Visiting the Salton Sea

Simon Prickett Simon Prickett 12 mins read
Visiting the Salton Sea

I got in the car, and did a 375 mile round trip to the Salton Sea and back! To break the monotony of being in the same place since March, I decided to take a day trip East to the Salton Sea - somewhere that I’ve been to many times before, but not recently. Normally, I would avoid the area in the May-September timeframe due to the heat out there but given the way things are going this year, it seemed best to live in the moment and just go rather than wait for the cooler part of the year as who knows where we’ll be by then…

A little background - the Salton Sea is an accidental rift lake sitting in the Colorado Desert on the Southern end of the San Andreas fault. It’s at an extremely low elevation, the water surface being at around 236 feet below sea level. The current Sea was created when an irrigation cut in the Colorado River overflowed in 1905, pouring water into what had been a dry lake bed. This overflow continued for a couple of years forming California’s biggest lake which reached about 15 miles wide and 35 miles in length. It has become an important habitat for migrating birds, and also has interesting geological features such as mud pots and mud volcanoes.

The water is very salty, salinity is increasing as more water evaporates exposing more and more dry lake bed. As the primary sources of water feeding the lake now are agricultural runoff from the Imperial Valley and occasional rainfall, incoming water contains a lot of nitrates and other pesticides. As the water evaporates and becomes more saline, the oxygen levels in it drop, causing the millions of Tilapia fish that were added to the lake for sport fishing to die off en masse. This, plus algae blooms, causes bad smells from the Sea that affect the local area and wider Coachella Valley.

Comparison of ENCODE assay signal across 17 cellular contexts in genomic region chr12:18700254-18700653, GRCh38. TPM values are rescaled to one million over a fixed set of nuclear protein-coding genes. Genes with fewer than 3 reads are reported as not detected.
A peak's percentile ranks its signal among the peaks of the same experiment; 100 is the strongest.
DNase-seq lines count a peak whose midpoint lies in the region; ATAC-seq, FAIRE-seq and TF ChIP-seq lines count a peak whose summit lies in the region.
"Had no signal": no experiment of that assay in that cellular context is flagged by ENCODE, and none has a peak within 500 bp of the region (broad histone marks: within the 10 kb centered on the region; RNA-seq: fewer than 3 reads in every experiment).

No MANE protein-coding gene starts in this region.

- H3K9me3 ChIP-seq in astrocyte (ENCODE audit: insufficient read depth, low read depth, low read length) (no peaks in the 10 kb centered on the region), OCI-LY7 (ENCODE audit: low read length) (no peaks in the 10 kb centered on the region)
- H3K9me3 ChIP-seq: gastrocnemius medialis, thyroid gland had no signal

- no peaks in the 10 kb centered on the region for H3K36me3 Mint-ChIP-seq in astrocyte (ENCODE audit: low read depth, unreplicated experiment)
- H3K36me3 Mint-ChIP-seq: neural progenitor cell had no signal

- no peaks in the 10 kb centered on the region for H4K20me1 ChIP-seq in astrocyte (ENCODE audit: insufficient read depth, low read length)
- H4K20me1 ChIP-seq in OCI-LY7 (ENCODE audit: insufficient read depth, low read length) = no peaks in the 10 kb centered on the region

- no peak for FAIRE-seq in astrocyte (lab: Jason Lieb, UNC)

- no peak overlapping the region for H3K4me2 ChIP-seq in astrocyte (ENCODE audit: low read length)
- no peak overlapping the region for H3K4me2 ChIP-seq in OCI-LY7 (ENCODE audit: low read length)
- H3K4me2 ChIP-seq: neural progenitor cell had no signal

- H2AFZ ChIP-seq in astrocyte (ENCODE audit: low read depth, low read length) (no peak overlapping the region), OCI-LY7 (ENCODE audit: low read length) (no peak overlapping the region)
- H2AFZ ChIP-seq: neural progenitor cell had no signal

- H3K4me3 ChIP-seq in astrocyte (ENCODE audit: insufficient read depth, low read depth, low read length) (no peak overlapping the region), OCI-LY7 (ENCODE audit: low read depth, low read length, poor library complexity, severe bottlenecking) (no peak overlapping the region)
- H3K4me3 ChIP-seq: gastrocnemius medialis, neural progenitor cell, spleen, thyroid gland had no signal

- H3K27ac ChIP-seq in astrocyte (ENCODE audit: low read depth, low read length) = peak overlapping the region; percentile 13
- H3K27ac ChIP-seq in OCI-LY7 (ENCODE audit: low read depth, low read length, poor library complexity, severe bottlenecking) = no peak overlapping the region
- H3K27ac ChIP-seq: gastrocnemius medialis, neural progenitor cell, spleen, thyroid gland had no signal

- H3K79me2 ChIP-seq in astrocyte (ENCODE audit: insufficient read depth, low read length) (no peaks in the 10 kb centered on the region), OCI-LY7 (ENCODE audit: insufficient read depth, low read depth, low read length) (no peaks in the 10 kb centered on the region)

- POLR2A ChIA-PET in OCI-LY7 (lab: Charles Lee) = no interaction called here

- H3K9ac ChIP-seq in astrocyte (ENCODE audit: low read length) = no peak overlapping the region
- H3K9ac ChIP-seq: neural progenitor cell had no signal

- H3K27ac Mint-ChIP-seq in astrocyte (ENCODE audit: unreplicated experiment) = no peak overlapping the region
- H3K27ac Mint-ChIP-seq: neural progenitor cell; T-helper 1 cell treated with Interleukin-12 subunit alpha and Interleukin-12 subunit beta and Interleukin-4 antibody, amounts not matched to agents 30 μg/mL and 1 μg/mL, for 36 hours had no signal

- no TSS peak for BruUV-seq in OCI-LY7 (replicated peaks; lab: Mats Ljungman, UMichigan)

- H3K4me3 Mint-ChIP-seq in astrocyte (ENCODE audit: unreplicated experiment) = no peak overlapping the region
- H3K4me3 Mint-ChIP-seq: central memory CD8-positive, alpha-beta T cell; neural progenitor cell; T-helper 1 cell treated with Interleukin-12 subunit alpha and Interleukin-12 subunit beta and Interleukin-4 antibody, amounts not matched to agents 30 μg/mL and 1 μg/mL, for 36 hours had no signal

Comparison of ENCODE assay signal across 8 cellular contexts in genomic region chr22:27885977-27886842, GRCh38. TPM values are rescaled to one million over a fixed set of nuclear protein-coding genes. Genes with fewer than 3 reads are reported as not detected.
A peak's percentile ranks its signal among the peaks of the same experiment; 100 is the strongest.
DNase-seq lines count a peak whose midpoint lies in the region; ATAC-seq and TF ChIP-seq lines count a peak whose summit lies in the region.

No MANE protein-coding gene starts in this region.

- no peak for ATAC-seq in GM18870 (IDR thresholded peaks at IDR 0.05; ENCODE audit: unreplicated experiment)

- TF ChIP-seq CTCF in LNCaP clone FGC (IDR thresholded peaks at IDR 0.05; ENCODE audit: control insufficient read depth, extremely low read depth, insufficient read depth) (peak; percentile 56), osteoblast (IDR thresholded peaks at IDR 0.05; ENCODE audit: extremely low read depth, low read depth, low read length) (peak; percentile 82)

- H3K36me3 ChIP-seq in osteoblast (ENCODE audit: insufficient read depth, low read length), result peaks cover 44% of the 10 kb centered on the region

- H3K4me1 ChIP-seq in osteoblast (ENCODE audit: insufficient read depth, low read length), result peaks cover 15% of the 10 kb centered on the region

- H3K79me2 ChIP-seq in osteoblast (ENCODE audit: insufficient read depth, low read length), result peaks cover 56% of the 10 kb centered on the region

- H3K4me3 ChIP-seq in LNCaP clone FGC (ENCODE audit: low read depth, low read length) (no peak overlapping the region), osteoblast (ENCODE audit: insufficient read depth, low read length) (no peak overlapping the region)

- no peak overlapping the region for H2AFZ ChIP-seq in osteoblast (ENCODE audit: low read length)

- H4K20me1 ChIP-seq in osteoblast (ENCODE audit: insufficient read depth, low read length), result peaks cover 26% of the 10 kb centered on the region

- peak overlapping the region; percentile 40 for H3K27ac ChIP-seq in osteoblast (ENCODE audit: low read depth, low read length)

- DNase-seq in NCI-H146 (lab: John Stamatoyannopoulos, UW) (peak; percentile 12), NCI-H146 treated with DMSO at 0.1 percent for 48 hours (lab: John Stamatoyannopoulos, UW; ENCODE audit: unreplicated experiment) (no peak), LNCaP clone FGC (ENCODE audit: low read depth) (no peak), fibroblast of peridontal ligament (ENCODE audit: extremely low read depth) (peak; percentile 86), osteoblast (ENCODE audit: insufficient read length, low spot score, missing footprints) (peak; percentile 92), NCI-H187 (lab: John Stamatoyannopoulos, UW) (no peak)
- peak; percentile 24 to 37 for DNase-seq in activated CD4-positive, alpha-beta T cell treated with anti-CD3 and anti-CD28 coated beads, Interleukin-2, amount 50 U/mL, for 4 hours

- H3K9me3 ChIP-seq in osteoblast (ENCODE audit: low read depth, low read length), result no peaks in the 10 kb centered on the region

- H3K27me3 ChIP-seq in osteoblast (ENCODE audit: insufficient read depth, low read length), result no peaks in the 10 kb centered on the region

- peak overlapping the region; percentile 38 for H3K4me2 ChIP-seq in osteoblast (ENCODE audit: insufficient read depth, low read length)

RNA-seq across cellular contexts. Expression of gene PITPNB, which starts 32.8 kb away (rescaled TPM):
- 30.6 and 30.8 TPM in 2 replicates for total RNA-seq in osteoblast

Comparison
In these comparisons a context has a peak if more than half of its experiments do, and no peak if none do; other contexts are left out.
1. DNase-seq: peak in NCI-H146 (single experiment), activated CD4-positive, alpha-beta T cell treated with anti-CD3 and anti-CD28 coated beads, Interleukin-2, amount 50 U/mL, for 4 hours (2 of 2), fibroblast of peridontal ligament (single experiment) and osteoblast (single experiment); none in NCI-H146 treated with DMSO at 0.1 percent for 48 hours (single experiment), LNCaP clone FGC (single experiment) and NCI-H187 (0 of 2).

Enjoying this article? Please consider buying me a coffee on Ko-Fi.
Your support helps to fund future projects!

If you want to see a good documentary about what’s happening around the Salton Sea, and meet some of the locals that remember when the area had busy towns and huge volumes of tourists, check out KQED’s “Plagues and Pleasures on the Salton Sea” below. It’s a little old now, but still relevant.

The Verge wrote about the growing dust storm issues as the Sea dries out back in 2018, this article provides some background on that.

Getting up early to beat the heat, I decided to take the fastest route to Bombay Beach, which is a small town / former water skiing resort on the Eastern shore of the Sea. From San Diego, this meant taking Interstate 8 for around 100 miles to El Centro and then heading North East through small towns of Brawley, Calipatria and Niland. Niland is the closest town to Slab City, a well known off grid / no rules community. I’d been there a few times before, so didn’t stop today.

The town of Niland is getting more and more run down as people leave and buildings are vandalized and not maintained. If you watch the Plagues and Pleasures documentary video that I embedded earlier in this article, you’ll see Gaston’s diner which was closing down at the time of the documentary. That appears to have been demolished now and all that remains is the sign. Several more stores are gutted, and I saw very few people.